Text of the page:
GE Claims Financial Business Now Small Enough to Fail

Paul Ausick

After agreeing to sell it its investment management business to State Street Corp. (NYSE: STT), General Electric Co. (NYSE: GE) now wants GE Capital, its financial arm and the parent of the investment management business, to be removed from the Federal Reserve’s list of systemically important financial institutions (SIFIs), to which it was added in July 2013.

Designation as a non-bank SIFI allowed Fed staff to supervise GE Capital’s finances and to require that in meet certain leverage requirements. GE’s decision to get out of the financial services business is at least partly due to these requirements.

In a Thursday filing with the Fed, GE reported that it had cut the assets of its financial business by more than half, sold off or closed most of its U.S. operations, and cut its links to the financial system. According to The Wall Street Journal, GE said its financing business is “smaller, simpler and less interconnected with the U.S. financial system” and poses no “conceivable threat to U.S. financial stability.”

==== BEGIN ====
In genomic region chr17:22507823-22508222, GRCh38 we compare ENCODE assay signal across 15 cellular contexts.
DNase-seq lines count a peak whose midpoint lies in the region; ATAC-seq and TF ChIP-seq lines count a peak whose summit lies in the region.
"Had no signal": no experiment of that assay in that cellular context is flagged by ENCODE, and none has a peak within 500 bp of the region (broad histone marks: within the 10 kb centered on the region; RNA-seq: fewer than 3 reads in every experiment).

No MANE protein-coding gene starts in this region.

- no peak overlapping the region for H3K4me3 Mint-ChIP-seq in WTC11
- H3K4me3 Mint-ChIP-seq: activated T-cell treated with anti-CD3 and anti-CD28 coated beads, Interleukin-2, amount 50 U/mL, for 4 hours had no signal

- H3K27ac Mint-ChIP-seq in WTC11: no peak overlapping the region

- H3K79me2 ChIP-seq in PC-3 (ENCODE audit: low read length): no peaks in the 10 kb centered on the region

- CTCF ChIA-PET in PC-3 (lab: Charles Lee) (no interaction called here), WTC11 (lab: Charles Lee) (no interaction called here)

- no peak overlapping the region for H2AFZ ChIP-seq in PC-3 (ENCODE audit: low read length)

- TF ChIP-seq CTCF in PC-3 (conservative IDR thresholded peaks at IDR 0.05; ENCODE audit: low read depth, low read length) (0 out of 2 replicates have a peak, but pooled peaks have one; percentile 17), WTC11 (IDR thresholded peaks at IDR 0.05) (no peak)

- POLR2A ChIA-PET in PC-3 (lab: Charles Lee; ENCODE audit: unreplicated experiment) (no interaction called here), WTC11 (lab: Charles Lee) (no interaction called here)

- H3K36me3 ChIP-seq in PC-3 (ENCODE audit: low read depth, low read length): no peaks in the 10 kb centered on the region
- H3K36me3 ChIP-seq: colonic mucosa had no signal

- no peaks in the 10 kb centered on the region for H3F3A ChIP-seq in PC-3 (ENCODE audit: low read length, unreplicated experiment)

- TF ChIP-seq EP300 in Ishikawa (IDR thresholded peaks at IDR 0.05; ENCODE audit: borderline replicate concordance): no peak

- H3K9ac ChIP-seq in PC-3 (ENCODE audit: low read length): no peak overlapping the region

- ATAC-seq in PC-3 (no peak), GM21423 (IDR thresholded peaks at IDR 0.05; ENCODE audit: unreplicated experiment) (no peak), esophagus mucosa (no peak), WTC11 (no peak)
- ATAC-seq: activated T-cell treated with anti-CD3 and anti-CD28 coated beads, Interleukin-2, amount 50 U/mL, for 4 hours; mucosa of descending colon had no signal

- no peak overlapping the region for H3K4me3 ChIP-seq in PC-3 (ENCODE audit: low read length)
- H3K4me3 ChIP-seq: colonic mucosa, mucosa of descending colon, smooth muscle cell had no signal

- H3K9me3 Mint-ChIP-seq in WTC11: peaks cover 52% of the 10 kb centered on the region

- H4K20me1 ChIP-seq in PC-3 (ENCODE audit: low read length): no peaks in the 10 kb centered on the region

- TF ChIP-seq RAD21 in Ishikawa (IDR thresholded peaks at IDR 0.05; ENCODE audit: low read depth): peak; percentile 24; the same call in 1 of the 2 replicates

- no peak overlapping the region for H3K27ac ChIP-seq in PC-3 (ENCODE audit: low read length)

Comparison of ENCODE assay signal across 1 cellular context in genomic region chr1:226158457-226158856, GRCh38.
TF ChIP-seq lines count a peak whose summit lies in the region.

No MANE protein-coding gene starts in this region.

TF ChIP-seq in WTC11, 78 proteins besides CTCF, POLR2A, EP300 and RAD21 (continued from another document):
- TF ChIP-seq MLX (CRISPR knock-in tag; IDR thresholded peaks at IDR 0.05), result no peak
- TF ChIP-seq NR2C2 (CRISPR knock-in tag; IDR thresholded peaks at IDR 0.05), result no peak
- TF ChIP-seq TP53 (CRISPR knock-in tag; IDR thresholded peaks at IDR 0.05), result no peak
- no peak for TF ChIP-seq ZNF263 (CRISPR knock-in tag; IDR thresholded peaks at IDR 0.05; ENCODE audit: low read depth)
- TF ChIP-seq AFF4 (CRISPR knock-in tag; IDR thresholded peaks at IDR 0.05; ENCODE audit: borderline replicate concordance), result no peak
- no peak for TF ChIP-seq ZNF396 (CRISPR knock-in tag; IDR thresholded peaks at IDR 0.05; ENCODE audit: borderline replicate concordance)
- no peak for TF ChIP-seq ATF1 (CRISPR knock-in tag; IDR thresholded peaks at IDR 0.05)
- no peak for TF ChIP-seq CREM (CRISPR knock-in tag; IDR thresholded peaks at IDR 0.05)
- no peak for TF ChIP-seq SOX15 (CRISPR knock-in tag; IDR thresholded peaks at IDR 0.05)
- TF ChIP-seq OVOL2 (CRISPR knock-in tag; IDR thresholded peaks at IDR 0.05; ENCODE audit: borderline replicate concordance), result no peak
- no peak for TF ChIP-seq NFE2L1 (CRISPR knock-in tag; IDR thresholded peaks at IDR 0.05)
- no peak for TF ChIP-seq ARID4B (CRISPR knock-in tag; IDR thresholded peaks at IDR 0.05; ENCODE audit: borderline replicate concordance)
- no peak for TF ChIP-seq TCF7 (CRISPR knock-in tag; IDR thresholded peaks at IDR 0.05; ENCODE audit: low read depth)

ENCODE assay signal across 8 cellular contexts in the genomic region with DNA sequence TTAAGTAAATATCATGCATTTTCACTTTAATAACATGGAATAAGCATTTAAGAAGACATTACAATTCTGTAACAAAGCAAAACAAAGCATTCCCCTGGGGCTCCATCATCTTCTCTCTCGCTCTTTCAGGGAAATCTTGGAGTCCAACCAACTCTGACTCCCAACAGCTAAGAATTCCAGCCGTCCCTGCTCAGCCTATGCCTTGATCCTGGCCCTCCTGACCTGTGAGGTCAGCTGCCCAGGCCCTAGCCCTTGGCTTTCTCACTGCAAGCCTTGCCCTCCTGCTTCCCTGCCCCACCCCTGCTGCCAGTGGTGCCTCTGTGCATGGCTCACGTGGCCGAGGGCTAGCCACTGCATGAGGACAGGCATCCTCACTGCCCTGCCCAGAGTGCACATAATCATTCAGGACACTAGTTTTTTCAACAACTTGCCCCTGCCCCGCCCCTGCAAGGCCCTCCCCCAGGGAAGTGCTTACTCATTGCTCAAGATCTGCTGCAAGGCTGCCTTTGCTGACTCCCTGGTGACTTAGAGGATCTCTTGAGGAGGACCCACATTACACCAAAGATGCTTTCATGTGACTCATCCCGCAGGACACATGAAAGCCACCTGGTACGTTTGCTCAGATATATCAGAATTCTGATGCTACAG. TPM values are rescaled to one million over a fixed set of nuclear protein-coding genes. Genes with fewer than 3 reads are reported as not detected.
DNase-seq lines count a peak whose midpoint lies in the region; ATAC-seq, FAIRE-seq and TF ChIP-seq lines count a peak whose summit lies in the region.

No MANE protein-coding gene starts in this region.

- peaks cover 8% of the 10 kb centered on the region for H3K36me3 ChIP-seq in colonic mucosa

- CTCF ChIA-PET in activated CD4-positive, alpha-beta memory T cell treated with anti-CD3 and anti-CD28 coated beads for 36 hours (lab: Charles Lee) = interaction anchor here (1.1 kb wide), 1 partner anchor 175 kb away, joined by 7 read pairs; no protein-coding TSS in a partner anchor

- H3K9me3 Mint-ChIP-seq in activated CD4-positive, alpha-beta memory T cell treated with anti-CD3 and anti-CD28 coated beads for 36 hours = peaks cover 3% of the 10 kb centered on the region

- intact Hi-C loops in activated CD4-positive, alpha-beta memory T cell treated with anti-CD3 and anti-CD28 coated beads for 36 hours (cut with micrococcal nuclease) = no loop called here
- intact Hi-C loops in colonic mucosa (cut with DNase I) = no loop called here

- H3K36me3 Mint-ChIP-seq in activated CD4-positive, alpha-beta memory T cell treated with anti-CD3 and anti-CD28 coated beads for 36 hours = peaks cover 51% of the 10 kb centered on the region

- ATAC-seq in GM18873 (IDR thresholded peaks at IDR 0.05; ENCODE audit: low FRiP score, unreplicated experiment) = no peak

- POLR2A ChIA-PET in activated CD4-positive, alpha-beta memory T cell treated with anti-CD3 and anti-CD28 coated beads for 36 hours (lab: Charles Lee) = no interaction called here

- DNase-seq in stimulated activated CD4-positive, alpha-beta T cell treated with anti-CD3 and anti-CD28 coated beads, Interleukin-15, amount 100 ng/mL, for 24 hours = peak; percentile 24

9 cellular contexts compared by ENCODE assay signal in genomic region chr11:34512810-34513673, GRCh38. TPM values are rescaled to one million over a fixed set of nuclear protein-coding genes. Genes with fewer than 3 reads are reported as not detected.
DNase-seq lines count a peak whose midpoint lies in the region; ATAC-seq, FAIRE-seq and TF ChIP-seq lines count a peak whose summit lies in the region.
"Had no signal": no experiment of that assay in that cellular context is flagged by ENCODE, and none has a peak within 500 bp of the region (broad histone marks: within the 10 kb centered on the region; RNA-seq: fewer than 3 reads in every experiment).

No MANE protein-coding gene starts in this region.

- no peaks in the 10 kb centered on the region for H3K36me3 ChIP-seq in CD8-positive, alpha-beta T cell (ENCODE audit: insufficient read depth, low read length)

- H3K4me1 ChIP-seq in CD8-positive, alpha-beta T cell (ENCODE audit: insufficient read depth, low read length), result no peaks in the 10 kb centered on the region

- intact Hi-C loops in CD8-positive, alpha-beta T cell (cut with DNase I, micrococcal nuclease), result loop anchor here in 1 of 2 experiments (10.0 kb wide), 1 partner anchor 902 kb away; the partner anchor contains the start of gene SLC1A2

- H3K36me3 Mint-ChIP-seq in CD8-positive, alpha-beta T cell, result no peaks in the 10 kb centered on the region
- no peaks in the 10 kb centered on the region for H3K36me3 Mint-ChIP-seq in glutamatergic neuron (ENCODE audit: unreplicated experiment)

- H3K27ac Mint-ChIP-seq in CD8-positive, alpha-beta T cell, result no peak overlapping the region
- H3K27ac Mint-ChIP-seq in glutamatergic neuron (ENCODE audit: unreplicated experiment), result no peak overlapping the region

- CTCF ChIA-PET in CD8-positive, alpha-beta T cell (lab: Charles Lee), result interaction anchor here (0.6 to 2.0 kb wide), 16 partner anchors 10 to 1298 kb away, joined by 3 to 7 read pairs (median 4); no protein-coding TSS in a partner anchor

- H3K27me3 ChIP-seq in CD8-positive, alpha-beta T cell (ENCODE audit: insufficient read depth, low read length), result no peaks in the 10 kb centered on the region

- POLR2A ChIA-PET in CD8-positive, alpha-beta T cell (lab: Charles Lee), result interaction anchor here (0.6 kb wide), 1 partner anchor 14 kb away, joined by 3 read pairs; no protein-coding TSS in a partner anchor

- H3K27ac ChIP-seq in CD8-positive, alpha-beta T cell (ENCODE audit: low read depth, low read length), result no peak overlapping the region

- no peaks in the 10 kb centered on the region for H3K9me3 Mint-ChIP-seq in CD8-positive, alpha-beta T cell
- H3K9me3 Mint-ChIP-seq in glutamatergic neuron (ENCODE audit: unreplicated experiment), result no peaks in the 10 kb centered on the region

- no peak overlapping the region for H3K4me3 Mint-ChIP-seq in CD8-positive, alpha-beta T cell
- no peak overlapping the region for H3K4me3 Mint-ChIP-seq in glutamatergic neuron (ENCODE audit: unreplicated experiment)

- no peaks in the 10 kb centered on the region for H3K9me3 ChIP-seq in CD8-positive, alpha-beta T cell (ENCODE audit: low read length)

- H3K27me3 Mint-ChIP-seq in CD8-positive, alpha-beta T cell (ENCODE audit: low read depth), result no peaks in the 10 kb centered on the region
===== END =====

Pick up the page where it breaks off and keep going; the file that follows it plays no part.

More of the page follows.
On Wednesday, MetLife Inc. (NYSE: MET) was removed from the Fed’s list of non-bank SIFIs, leading to speculation that AIG and Prudential may also seek to be removed from the list. The impact on MetLife could be significant, releasing capital for increased dividends and buybacks, and, according to a report at Bloomberg, able to price its insurance products more competitively.

The benefits to GE are similar, freeing up cash now held in reserve against another financial catastrophe in the global financial system. The company has shed about $168 billion of its nearly $550 billion in financial assets and is aiming to dispose of a total $200 billion in assets. The company has about $50 billion in finance assets remaining in the United States, according to The Wall Street Journal.

GE’s stock rose about 0.6% Thursday morning to a new 52-week high of $32.05. The 52-week low is $19.37.